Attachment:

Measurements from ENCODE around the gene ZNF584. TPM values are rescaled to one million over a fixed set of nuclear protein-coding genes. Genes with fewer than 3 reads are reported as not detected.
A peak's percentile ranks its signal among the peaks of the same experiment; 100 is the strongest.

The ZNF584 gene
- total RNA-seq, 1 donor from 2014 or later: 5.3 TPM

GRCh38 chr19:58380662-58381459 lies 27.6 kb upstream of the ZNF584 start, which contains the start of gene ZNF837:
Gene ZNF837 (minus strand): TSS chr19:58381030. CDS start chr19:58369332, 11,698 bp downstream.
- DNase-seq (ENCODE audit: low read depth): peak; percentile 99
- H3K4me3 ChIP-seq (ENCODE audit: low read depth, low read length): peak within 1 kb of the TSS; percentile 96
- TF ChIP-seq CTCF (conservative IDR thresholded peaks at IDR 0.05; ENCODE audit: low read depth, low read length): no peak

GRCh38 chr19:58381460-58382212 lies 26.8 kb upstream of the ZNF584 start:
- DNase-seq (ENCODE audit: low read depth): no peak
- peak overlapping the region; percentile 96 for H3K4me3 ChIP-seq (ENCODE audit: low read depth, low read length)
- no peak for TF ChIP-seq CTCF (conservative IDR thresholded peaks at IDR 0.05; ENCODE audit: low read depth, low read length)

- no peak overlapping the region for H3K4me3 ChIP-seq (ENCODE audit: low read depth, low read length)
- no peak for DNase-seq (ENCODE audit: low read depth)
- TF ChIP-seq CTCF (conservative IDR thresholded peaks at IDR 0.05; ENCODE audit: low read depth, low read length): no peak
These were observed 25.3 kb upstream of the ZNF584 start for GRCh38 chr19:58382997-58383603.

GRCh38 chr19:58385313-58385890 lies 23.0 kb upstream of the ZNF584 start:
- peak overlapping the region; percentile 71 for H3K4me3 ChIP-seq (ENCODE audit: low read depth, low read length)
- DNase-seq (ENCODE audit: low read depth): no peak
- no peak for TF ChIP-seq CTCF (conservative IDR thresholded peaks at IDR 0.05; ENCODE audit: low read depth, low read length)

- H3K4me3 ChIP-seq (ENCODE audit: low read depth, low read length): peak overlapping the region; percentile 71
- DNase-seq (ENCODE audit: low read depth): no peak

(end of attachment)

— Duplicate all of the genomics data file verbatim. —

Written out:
Measurements from ENCODE around the gene ZNF584. TPM values are rescaled to one million over a fixed set of nuclear protein-coding genes. Genes with fewer than 3 reads are reported as not detected.
A peak's percentile ranks its signal among the peaks of the same experiment; 100 is the strongest.

The ZNF584 gene
- total RNA-seq, 1 donor from 2014 or later: 5.3 TPM

GRCh38 chr19:58380662-58381459 lies 27.6 kb upstream of the ZNF584 start, which contains the start of gene ZNF837:
Gene ZNF837 (minus strand): TSS chr19:58381030. CDS start chr19:58369332, 11,698 bp downstream.
- DNase-seq (ENCODE audit: low read depth): peak; percentile 99
- H3K4me3 ChIP-seq (ENCODE audit: low read depth, low read length): peak within 1 kb of the TSS; percentile 96
- TF ChIP-seq CTCF (conservative IDR thresholded peaks at IDR 0.05; ENCODE audit: low read depth, low read length): no peak

GRCh38 chr19:58381460-58382212 lies 26.8 kb upstream of the ZNF584 start:
- DNase-seq (ENCODE audit: low read depth): no peak
- peak overlapping the region; percentile 96 for H3K4me3 ChIP-seq (ENCODE audit: low read depth, low read length)
- no peak for TF ChIP-seq CTCF (conservative IDR thresholded peaks at IDR 0.05; ENCODE audit: low read depth, low read length)

- no peak overlapping the region for H3K4me3 ChIP-seq (ENCODE audit: low read depth, low read length)
- no peak for DNase-seq (ENCODE audit: low read depth)
- TF ChIP-seq CTCF (conservative IDR thresholded peaks at IDR 0.05; ENCODE audit: low read depth, low read length): no peak
These were observed 25.3 kb upstream of the ZNF584 start for GRCh38 chr19:58382997-58383603.

GRCh38 chr19:58385313-58385890 lies 23.0 kb upstream of the ZNF584 start:
- peak overlapping the region; percentile 71 for H3K4me3 ChIP-seq (ENCODE audit: low read depth, low read length)
- DNase-seq (ENCODE audit: low read depth): no peak
- no peak for TF ChIP-seq CTCF (conservative IDR thresholded peaks at IDR 0.05; ENCODE audit: low read depth, low read length)

- H3K4me3 ChIP-seq (ENCODE audit: low read depth, low read length): peak overlapping the region; percentile 71
- DNase-seq (ENCODE audit: low read depth): no peak